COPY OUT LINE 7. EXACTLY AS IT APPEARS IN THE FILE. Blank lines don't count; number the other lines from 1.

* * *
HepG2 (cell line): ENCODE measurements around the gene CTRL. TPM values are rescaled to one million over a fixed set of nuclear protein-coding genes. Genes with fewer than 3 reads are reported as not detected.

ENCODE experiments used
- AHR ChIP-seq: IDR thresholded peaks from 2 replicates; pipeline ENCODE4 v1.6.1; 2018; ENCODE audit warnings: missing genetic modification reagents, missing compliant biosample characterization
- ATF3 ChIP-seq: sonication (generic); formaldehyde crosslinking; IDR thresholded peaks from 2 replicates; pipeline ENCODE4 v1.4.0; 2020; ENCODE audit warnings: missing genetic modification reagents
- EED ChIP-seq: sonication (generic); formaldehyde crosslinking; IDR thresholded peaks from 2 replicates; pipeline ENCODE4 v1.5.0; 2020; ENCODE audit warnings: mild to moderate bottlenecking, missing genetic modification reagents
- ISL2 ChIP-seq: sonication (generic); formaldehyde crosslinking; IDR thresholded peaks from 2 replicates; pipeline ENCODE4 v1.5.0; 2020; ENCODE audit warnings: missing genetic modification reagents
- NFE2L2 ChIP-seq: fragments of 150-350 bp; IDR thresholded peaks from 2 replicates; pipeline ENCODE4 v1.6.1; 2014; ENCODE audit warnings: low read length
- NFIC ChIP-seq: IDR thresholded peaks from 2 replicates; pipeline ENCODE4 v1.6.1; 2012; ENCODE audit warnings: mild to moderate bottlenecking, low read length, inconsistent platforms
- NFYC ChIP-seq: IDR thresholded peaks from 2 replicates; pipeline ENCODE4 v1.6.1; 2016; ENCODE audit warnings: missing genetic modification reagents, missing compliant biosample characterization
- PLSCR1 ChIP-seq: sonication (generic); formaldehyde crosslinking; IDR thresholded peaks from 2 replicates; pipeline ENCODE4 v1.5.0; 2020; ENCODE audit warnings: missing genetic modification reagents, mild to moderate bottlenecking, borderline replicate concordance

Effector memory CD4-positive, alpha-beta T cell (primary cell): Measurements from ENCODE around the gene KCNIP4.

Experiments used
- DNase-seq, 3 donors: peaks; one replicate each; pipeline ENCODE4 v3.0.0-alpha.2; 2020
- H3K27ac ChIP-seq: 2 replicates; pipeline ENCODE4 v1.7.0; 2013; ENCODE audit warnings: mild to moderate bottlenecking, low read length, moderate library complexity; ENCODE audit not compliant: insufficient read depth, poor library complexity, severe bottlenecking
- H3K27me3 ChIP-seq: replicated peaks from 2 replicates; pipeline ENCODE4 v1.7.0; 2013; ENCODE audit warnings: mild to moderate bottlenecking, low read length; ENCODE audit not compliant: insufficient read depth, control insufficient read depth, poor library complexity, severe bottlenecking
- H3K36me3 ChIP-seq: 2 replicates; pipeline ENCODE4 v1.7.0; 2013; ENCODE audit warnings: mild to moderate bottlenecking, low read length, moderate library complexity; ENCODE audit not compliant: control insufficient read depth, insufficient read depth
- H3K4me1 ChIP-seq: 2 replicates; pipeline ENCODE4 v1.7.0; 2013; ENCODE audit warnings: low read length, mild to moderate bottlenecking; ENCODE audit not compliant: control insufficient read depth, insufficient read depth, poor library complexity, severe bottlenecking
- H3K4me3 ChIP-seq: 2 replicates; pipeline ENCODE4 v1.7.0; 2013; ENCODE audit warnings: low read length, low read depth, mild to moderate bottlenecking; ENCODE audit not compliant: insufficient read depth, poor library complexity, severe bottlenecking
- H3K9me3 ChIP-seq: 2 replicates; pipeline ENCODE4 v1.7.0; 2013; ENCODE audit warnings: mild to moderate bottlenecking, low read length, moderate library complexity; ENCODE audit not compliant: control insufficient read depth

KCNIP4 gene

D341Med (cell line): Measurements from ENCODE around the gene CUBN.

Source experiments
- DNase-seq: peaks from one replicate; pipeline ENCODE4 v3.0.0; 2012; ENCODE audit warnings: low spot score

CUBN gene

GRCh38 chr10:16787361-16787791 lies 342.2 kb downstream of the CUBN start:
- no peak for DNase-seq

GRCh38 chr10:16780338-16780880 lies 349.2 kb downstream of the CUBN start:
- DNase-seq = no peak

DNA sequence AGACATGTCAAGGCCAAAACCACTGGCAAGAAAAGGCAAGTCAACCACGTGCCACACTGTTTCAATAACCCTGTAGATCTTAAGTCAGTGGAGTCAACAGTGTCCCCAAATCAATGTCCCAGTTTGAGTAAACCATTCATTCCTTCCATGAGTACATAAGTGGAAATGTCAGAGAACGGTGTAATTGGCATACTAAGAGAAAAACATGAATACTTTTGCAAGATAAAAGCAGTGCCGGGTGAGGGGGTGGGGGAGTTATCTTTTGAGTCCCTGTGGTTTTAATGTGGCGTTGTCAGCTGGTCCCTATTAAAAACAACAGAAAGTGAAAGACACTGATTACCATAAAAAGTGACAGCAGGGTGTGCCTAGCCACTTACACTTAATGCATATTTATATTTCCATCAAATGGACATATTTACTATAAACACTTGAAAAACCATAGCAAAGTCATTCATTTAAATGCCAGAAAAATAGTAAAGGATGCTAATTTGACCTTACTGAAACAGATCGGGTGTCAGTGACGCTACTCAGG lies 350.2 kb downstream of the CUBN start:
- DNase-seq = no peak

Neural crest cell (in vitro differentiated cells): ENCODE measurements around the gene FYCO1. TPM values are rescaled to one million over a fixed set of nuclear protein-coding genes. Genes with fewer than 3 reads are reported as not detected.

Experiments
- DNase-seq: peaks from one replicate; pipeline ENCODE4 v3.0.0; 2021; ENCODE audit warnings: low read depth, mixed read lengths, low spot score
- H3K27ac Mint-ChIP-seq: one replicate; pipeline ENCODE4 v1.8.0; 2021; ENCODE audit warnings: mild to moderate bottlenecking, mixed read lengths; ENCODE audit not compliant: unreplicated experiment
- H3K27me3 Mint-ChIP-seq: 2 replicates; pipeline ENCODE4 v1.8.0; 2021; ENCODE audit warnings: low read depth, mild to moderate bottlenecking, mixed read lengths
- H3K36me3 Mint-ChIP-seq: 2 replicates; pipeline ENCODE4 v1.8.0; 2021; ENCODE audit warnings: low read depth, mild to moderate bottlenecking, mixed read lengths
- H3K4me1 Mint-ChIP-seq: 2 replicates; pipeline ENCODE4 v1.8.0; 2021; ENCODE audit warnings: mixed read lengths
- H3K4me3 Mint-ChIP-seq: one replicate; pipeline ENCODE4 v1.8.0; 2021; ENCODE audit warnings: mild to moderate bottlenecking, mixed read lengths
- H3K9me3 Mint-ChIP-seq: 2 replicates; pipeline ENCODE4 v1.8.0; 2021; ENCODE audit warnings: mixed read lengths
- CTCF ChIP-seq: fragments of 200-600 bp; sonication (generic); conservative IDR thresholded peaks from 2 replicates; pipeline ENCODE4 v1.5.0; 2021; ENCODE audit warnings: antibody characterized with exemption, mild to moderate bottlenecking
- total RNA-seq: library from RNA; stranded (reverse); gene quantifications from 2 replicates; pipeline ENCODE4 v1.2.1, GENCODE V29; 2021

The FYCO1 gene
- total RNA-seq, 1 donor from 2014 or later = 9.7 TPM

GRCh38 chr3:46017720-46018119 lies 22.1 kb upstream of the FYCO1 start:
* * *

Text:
- NFE2L2 ChIP-seq: fragments of 150-350 bp; IDR thresholded peaks from 2 replicates; pipeline ENCODE4 v1.6.1; 2014; ENCODE audit warnings: low read length